Representative Bobby Scott, the House education committee chairman, suggested Tuesday in a letter to Education Secretary Betsy DeVos that her department had illegally awarded federal aid to two ineligible for-profit college programs operated by the defunct Dream Center.
Scott, a Virginia Democrat, also threatened to issue subpoenas if the Trump administration doesn’t cooperate with his committee’s ongoing investigation into the Education Department's handling of Dream Center Education Holdings, which went under earlier this year.
The education committee has for months pursued a slow-moving investigation into the collapse of Dream Center, which operated the Art Institute and Argosy University chains since 2017. In his letter Tuesday, Scott attributed the slow pace of the inquiry to stonewalling by the Education Department, which he said had released documents that are either unresponsive or heavily redacted.
“If the department continues to refuse to respond, the committee will then be forced to conclude that the department is purposefully frustrating Congressional oversight for reasons that are not in the best interest of the American tax-paying public,” he wrote. “Therefore, the committee is left to consider utilizing the full powers at Congress’ disposal to obtain these critical documents.”
Dream Center, a Los Angeles-based religious organization, purchased the college chains, including more than 100 campuses, from the for-profit Education Management Corporation with the intention of running them as nonprofit programs. The department determined in February that the programs failed to clear standards to change tax status and cut off federal aid, essentially ending their ability to continue operating.
The crux of Scott’s latest inquiry is whether the department scrutinized the nonprofit status of two Dream Center programs -- the Art Institute of Illinois and the Colorado Art Institute -- that continued receiving federal aid after they lost approval from their accreditor last year. The department can authorize Title IV funds for colleges that are candidates for accreditation, but not if they are for-profit institutions.
Scott said there was no evidence federal officials reviewed the corporate structure of the two programs, which the department eventually retroactively designated as nonprofits.
“Instead of conducting rigorous oversight of a complex and risky financial transaction, the department focused instead on papering over the liability of the two institutions’ executives, while these very executives were actively misleading their students,” Scott wrote.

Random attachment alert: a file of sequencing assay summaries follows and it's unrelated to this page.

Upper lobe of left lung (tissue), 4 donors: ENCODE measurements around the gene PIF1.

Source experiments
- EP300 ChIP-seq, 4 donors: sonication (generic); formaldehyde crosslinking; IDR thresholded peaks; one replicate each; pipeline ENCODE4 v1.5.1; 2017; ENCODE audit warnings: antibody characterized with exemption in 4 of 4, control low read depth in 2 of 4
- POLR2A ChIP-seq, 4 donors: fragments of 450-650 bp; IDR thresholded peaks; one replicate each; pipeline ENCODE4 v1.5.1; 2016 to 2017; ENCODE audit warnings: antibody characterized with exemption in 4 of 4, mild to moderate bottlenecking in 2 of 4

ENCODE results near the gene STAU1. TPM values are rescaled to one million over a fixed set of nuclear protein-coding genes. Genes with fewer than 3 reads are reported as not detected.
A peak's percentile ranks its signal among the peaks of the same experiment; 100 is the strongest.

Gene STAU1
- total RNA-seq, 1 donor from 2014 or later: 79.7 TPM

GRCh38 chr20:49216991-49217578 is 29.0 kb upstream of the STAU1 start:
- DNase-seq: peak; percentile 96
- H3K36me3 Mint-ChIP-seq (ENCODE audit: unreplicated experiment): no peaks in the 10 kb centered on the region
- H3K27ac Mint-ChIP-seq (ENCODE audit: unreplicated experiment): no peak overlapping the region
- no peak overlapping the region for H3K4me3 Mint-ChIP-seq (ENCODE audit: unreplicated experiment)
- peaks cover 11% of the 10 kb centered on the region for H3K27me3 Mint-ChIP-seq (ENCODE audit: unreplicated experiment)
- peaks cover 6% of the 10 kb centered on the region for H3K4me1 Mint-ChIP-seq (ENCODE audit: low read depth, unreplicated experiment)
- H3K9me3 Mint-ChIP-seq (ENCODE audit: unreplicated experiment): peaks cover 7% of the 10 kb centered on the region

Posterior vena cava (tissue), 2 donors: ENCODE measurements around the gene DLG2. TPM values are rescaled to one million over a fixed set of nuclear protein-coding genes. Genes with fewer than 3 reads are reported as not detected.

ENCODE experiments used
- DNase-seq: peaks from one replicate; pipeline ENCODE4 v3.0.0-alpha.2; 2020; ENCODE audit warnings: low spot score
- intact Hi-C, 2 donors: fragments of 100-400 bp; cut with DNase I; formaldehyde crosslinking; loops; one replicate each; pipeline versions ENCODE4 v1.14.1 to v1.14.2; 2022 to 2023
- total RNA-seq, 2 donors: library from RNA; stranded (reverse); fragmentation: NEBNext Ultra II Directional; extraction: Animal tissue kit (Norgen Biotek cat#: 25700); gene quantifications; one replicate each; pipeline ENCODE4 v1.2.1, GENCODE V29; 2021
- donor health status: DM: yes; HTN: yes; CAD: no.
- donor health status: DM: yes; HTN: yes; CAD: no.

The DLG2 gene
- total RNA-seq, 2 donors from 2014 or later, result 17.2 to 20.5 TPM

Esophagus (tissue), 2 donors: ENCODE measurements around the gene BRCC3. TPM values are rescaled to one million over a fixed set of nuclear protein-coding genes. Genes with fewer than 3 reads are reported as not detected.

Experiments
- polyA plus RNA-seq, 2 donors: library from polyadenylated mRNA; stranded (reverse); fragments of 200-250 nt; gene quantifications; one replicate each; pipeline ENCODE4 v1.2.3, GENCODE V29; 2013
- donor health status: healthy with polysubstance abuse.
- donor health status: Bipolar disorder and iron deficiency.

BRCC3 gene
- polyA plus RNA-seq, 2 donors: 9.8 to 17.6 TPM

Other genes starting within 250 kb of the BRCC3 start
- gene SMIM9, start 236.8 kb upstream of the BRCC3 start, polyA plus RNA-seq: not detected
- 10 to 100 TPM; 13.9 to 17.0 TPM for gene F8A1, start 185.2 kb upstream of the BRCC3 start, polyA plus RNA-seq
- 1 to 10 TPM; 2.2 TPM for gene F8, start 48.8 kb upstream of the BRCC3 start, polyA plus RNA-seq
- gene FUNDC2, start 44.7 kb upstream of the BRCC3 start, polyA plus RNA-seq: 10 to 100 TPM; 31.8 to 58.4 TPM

A department spokeswoman disputed Scott’s suggestions that officials had acted inappropriately in the Dream Center case.
“It seems to us that the chairman is cherry-picking facts and lacking important context,” said Angela Morabito, the department spokeswoman. “The department maintains that it acted in the best interest of students and has continued to act in the best interest of students.”
Although the Higher Learning Commission, which accredited the Art Institute programs, pulled its approval in January 2018, Dream Center officials didn’t notify students about the change in accreditation status until months later. They continued to operate the colleges in the meantime, apparently under the impression that Trump administration officials would help resolve their accreditation challenges, according to internal Dream Center communications released by the education committee in July.
Documents attached to Scott’s letter show that department officials kept federal aid flowing to the Dream Center programs despite the lapse in accreditation.
In a May 3 letter to company officials, Michael Frola, the for-profit oversight director of the Office of Federal Aid, wrote that because the two Art Institute campuses had lost full accreditation through HLC months earlier, they no longer qualified for Title IV funds.
To prevent a lapse in eligibility for federal funds, and because there was a pending application from Dream Center to reclassify the colleges, he wrote that the department would grant them nonprofit status on an interim basis.
"Although the Art Institute has not provided approval of the change in ownership by HLC, the Department understands that the matter is proceeding in accordance with HLC's normal process," Frola wrote.
On Tuesday, five former Art Institute students represented by the Student Legal Defense Network sued DeVos and the Education Department, alleging that federal officials had illegally propped up the two-profit college programs. The lawsuit, filed in U.S. district court, asked that loans awarded to the students to attend those programs after January 2018 be canceled.
Between January and May of 2018, when federal officials notified executives about the eligibility concerns, Scott said $10.7 million in federal grants and loans was disbursed to the two campuses.
Antoinette Flores, an associate director for postsecondary education at the Center for American Progress, said the new documents released by Scott appeared to show that the department had improperly awarded federal funds, not just that there was alleged manipulation of accreditation.
“Rather than shut them down or pull funding, they just retroactively designated them as a nonprofit institution so they can gain eligibility,” she said. “It seems pretty serious.”